First, a Transport for London (3) viral ad to encourage people to look out for cyclists. Much has been written about this campaign and I won't fuel that debate. I liked the viral as it does exactly what it is supposed to do - tests your powers of observation, proves its point beautifully and made me realise that I can't count and didn't spot the moonwalking bear.

Last, we come to Scottish Widows (1). I am sure, when I last looked, that we are hosting the Olympics in four years' time. For my money, Scottish Widows has gone far too early. I think the agency has valiantly tried to make a link between the brand and the event through the idea of preparation - I just wish it could have done it in three years' time. I will definitely be on my bike if we have four relentless years of 2012 Olympics communications.

1. SCOTTISH WIDOWS
Project: Scottish Widows 2012
Client: Mike Hoban, customer and brand marketing director, Scottish
Widows
Brief: Celebrate Scottish Widows' sponsorship of the 2012 Olympics and
link the company to the message: "Preparation is everything."
Agency: Leo Burnett
Writer: Gary Brooks
Art director: Ian Kerrigan
Director: Giles Lovell-Wilson
Production company: One Small Step
Exposure: National TV

2. TIGER BEER
Project: Tiger beer UK
Client: Steven Greaves, marketing manager, Tiger beer UK
Brief: Establish Tiger as a premium beer and dramatise the brand's rich
and unexpected heritage
Agency: CHI & Partners
Writer: Wayne Robinson
Art director: Matt Collier
Illustrator: Yuko Shimuzu
Exposure: UK outdoor

3. TRANSPORT FOR LONDON
Project: Do the test
Clients: Chris MacLeod, head of group marcoms; Nigel Hanlon, group
marketing manager, Transport for London
Brief: Raise drivers' awareness of cyclists
Agency: WCRS
Writers: Tom Spicer, Simon Aldridge
Art directors: Kit Drayman, Vince Chasteauneuf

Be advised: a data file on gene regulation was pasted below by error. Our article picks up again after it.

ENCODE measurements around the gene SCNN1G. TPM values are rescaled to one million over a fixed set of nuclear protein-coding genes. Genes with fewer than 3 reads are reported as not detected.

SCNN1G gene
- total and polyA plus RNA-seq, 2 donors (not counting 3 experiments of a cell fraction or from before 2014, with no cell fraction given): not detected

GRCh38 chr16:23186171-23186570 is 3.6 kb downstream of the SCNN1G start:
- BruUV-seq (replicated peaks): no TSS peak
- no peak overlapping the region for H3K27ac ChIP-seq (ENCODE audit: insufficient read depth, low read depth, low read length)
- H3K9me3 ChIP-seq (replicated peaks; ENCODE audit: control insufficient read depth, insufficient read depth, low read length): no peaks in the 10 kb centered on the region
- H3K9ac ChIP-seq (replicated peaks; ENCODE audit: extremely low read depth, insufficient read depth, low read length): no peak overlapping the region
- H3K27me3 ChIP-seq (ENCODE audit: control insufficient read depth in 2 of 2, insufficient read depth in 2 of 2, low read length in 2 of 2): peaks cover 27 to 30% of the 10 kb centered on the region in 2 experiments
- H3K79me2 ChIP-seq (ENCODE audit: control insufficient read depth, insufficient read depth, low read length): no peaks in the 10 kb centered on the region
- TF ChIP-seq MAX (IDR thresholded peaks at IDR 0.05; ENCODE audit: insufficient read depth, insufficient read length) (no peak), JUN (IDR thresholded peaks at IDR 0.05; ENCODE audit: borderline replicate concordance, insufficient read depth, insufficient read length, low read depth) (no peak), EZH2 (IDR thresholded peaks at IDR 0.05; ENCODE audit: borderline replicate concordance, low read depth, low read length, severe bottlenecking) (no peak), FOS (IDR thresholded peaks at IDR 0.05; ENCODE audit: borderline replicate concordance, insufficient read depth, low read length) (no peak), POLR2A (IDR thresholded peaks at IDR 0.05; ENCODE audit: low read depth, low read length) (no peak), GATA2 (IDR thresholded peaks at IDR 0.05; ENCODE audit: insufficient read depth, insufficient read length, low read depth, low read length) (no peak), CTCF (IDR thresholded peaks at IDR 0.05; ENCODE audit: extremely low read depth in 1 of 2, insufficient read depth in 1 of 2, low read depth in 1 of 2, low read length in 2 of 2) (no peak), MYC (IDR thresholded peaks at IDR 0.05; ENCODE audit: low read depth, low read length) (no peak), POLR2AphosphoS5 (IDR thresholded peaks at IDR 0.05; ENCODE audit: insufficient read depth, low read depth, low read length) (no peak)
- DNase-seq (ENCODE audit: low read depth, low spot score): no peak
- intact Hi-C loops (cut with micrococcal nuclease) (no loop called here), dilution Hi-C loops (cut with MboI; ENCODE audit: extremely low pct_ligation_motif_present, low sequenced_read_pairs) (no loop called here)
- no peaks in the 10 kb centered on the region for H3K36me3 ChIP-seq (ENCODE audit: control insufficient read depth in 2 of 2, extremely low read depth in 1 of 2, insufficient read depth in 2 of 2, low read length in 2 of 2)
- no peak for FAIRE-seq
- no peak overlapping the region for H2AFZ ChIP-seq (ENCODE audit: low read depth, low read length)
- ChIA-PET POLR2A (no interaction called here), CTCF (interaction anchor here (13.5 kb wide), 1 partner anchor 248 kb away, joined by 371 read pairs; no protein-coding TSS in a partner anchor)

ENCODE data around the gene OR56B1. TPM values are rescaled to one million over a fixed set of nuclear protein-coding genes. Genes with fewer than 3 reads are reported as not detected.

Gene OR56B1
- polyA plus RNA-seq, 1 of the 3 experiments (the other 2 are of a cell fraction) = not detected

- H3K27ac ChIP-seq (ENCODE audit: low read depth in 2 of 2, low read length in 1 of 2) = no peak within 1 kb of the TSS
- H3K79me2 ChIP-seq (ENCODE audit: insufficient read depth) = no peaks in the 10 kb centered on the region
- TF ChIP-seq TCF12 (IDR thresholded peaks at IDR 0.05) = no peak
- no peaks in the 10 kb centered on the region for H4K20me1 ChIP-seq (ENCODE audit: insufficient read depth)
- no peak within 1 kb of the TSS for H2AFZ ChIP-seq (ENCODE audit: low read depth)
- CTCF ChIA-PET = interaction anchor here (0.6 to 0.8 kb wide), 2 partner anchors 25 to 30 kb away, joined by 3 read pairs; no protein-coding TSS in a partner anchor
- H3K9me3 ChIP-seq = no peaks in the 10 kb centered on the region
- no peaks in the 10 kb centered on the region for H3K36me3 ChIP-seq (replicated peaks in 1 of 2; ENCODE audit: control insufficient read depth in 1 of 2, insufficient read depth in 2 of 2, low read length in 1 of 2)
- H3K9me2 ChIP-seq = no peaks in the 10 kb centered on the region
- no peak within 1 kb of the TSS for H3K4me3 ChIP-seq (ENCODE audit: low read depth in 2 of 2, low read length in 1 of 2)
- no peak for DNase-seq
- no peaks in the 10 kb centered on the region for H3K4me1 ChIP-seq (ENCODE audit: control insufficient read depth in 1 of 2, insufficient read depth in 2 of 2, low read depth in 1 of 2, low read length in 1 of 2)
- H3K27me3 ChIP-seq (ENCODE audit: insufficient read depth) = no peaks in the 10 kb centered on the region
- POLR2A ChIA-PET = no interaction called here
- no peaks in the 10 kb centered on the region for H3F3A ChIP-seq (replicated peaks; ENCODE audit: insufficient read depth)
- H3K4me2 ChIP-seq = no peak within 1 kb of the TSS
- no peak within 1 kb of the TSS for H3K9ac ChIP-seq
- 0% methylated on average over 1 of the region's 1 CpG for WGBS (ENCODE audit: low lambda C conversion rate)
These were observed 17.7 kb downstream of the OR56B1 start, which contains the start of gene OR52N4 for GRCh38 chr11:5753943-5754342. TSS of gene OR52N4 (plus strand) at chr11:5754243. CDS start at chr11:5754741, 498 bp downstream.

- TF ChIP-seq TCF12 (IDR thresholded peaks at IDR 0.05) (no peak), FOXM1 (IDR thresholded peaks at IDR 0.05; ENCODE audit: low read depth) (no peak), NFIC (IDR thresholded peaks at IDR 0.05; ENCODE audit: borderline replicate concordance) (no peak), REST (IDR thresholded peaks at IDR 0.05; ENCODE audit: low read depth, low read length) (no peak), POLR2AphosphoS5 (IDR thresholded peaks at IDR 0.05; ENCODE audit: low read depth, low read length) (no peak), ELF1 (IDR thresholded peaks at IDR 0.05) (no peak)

Director: Chris Palmer
Production company: Gorgeous
Exposure: TV (London only), press, online

4. WAITROSE
Project: Waitrose Easter campaign
Clients: Neil Stead, marketing manager, direct marketing; Nicky Gamble,
assistant marketing manager, direct marketing, Waitrose
Brief: Create a campaign to support Easter sales
Agency: Kitcatt Nohr Alexander Shaw
Writer: Liz Franklin
Art director: Rob Ferrara
Designer/photographer: Brad Saunders
Exposure: Direct mail, e-mail

5. CLARKS
Project: Adults - spring, summer 2008
Client: Rosemary Carr, brand director, Clarks
Brief: Get people to choose shoes with their feet as well as their eyes
Agency: Abbott Mead Vickers BBDO
Writer: Milo Campbell
Art director: Sonny Adorjan
Director: Kevin Thomas
Production company: Thomas Thomas
Exposure: TV, press, in-store, online

6. BECK'S
Project: Different by choice
Client: InBev UK
Brief: Promote Beck's as a self-determined beer that says "no to
compromise". Convey its distinct character and reinforce its growing
relationship with art and music
Agency: Lowe Worldwide
Writers/art directors: Simon Morris, Raj Kamble
Director: Christian Loubek
Production company: Independent Films
Exposure: TV, outdoor

This article was first published on campaignlive.co.uk